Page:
Across the state, leaders at Henry Ford Health System said COVID hospitalizations there have increased nearly 60% in the last three weeks, with 365 patients in the hospital and emergency department as of Tuesday morning, according to chief clinical officer Dr. Adnan Munkarah.

And at Henry Ford, as at Spectrum, the vast majority of hospitalized patients are unvaccinated: 80% at Henry Ford, and 85% at Spectrum.

“So why is this happening? I think some of it's self-evident: we've only got 50% of total Michiganders who are fully vaccinated, and that means there's a large chunk of our population that remains unvaccinated,” said Bob Riney, Henry Ford’s president of health care operations and Chief Operating Officer.

“It's that population that is filling our state's hospitals. And then that allows...for the virus to live, mutate and persist. School outbreaks are also obviously also a big concern. Last year, we saw much greater discipline around mask and social distancing mandates than we've seen this year. And quite frankly, we see very little of that at all.”

The hospital leaders said vaccinations could take on even more importance in the coming weeks, as many people in the state make their Thanksgiving plans, given the high rate of community transmission. Family and friends who are unvaccinated not only have a higher risk of transmitting or contracting the virus, Dr. Munkarah said, but are putting even their vaccinated loved ones at greater risk.

“When vaccinated people are more exposed to the virus and to the infection, that is going to be [when you have] some breakthrough infections,” he said. “So the reason we are seeing this increased rate of breakthrough infection, is because of the fact that [there are] more and more cases of patients who have the infection that are around us at this point.”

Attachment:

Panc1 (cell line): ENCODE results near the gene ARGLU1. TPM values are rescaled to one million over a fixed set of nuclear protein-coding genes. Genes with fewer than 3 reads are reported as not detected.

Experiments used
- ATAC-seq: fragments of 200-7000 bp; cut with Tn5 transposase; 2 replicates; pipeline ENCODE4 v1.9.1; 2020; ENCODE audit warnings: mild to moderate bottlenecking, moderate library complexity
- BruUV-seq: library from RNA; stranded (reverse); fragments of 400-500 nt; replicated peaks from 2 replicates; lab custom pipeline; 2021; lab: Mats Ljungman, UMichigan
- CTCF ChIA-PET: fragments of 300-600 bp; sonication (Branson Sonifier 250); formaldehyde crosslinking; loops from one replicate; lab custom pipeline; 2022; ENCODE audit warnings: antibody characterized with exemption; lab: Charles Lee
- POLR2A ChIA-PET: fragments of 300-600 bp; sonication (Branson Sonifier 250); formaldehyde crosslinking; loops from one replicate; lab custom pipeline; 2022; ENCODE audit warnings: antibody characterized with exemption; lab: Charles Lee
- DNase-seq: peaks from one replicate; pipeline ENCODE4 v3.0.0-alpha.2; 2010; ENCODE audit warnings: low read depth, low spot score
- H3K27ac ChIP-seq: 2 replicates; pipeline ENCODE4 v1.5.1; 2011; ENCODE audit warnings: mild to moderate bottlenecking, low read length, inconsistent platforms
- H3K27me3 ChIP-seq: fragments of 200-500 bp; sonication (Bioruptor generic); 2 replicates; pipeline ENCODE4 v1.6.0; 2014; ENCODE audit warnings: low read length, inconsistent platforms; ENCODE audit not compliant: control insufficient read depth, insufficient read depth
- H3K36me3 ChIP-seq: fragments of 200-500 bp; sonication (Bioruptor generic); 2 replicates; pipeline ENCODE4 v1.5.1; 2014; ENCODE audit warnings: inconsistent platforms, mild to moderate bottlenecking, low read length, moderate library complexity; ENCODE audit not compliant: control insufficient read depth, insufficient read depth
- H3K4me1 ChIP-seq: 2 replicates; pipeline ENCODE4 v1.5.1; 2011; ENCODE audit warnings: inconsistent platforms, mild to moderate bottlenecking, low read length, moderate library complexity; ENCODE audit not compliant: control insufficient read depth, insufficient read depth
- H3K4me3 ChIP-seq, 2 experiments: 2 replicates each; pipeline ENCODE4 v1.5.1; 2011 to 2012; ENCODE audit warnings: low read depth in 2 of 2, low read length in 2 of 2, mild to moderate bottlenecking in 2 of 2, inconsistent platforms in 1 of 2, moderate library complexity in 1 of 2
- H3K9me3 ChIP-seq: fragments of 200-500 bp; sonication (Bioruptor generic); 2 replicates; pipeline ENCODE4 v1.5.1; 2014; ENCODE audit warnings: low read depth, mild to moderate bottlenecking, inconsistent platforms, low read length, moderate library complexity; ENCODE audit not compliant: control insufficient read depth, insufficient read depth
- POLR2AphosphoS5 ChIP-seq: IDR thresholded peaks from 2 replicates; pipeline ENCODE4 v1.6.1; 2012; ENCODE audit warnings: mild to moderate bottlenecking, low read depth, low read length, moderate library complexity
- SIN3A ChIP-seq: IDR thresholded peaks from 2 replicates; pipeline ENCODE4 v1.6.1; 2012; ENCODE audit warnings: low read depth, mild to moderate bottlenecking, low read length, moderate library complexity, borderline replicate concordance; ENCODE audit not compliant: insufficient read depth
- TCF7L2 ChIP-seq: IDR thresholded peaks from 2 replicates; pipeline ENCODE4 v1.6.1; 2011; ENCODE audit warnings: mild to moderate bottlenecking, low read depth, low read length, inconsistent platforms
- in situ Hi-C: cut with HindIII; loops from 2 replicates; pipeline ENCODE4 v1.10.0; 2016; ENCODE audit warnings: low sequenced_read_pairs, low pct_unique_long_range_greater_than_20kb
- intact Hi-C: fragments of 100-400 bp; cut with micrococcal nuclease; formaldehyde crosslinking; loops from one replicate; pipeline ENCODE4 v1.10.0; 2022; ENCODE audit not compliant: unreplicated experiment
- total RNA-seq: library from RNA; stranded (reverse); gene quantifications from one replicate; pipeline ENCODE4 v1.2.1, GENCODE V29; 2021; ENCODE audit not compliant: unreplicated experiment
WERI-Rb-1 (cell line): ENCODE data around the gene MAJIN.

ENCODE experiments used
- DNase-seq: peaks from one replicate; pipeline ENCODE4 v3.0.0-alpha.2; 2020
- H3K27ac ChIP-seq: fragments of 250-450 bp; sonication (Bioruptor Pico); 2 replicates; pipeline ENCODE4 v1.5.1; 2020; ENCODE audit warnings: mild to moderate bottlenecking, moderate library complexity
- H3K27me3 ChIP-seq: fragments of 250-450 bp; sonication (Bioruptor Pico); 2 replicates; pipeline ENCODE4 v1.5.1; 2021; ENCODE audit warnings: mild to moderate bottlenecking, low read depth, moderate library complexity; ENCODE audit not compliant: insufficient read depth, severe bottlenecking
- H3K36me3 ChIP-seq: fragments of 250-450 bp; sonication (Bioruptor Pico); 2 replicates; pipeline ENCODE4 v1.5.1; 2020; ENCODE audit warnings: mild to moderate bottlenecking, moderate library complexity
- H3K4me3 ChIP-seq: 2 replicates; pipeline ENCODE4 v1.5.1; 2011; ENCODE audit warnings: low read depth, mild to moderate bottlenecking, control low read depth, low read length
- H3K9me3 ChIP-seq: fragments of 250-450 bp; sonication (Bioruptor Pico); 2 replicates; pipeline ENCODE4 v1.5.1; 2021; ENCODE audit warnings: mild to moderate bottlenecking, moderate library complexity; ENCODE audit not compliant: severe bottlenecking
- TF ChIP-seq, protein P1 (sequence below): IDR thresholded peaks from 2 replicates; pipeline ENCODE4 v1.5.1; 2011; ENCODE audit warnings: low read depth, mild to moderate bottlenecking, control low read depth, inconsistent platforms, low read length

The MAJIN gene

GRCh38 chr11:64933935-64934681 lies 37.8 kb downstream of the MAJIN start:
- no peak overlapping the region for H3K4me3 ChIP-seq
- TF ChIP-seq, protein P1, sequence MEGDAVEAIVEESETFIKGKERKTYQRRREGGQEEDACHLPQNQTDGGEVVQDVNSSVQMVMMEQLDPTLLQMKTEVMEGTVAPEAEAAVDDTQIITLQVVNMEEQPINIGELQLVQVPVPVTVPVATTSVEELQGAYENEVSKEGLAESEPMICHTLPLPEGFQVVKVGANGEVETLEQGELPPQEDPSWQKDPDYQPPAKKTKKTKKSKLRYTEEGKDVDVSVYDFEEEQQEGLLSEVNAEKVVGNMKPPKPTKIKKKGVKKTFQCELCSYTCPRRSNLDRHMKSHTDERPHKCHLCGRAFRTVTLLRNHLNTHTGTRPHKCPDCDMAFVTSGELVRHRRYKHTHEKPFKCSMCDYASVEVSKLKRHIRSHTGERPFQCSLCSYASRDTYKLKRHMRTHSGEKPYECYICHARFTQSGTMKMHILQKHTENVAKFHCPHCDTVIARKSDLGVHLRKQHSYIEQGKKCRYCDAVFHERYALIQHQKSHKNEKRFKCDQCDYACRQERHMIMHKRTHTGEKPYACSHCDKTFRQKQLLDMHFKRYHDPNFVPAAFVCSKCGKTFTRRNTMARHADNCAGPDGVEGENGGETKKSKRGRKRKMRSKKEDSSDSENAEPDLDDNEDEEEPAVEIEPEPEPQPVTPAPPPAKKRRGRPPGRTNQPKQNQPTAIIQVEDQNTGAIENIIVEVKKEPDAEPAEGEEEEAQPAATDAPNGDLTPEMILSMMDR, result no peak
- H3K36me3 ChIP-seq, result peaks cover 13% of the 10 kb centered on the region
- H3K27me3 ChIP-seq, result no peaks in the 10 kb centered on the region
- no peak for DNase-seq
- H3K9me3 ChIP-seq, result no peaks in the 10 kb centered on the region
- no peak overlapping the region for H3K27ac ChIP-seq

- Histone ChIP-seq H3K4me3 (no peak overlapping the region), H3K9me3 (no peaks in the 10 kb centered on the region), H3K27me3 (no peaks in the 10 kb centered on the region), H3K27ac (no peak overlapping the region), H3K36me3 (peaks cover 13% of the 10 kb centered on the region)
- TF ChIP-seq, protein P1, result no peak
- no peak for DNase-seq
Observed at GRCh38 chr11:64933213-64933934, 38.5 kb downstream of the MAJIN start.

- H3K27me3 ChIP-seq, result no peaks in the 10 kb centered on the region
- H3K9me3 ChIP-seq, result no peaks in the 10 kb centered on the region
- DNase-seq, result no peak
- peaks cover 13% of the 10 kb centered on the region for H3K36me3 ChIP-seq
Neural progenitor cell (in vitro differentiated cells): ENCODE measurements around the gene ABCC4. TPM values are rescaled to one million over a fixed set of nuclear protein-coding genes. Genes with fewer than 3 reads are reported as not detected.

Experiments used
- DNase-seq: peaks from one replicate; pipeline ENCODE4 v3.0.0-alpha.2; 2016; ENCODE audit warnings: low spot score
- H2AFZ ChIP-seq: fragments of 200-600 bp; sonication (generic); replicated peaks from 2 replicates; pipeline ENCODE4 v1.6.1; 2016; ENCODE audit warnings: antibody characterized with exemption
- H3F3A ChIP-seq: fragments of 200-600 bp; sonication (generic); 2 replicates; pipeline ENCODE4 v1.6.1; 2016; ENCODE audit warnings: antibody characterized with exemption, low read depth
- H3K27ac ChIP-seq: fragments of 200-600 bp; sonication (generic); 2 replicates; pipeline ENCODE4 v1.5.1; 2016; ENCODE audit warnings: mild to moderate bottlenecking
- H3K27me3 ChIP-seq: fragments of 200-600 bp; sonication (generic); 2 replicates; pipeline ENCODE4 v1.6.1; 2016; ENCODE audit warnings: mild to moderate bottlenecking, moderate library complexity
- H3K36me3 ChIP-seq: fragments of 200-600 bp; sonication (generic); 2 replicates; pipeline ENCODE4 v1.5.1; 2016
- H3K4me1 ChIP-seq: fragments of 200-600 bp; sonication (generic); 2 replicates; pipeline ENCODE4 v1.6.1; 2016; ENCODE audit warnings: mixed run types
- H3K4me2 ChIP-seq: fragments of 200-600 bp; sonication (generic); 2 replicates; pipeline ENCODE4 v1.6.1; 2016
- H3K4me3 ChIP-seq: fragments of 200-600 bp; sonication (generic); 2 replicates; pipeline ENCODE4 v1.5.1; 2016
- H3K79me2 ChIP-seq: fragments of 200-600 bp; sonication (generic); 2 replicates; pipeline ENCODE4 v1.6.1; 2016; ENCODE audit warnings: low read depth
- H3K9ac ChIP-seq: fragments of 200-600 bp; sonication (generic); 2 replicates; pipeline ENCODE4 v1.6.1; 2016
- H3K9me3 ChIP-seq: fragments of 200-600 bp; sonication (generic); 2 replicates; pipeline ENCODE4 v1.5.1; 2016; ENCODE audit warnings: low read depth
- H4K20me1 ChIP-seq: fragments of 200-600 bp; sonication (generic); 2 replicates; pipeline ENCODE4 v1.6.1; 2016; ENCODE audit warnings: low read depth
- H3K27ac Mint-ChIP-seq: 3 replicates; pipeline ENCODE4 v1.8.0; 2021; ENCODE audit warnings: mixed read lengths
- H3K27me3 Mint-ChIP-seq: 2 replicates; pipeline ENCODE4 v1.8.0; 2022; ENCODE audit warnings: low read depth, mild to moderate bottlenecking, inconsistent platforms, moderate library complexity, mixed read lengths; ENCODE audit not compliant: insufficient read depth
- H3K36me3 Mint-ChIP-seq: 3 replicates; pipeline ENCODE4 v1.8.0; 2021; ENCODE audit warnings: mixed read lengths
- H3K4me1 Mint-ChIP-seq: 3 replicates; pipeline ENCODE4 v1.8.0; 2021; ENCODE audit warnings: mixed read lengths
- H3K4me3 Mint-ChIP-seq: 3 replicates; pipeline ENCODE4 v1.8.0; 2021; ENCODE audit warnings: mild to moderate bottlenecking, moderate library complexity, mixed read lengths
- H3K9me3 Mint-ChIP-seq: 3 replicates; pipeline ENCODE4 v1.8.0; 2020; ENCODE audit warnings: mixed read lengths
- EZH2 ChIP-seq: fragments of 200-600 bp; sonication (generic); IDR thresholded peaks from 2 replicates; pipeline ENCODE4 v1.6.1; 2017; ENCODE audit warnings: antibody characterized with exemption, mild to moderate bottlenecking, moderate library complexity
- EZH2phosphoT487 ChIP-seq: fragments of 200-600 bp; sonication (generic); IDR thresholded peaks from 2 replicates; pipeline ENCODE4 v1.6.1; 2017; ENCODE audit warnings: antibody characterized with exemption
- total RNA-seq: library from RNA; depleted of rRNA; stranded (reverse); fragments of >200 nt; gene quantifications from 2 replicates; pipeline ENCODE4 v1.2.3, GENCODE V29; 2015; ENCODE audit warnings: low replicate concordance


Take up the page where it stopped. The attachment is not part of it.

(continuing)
That’s important because hospitals have little room to house more patients if the virus continues to surge. And the people tasked with caring for those patients are already worn thin.

“We’ve been in this pandemic for, you know, 19-20 months. And there’s stress in providing this level of care,” said Tina Freese Decker, CEO of Spectrum Health. “And so we ask for our community to recognize our health care workers, and other workers, that it’s your neighbor, it’s your friend, it’s your family member behind that mask that’s caring for you. And to say thank you and appreciate all the work that they are doing to keep our community healthy and safe.”

Michigan Radio's West Michigan Reporter Dustin Dwyer was a guest on Stateside Tuesday. You can hear his interview in the audio player at the top of this page.

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Kate Wells is a Peabody Award-winning journalist currently covering public health. She was a 2023 Pulitzer Prize finalist for her abortion coverage.
Dustin Dwyer reports enterprise and long-form stories from Michigan Radio’s West Michigan bureau. He was a fellow in the class of 2018 at the Nieman Foundation for Journalism at Harvard. He’s been with Michigan Radio since 2004, when he started as an intern in the newsroom.
Stateside is produced daily by a dedicated group of producers and production assistants. Listen daily, on-air, at 3 and 8 p.m., or subscribe to the daily podcast wherever you like to listen.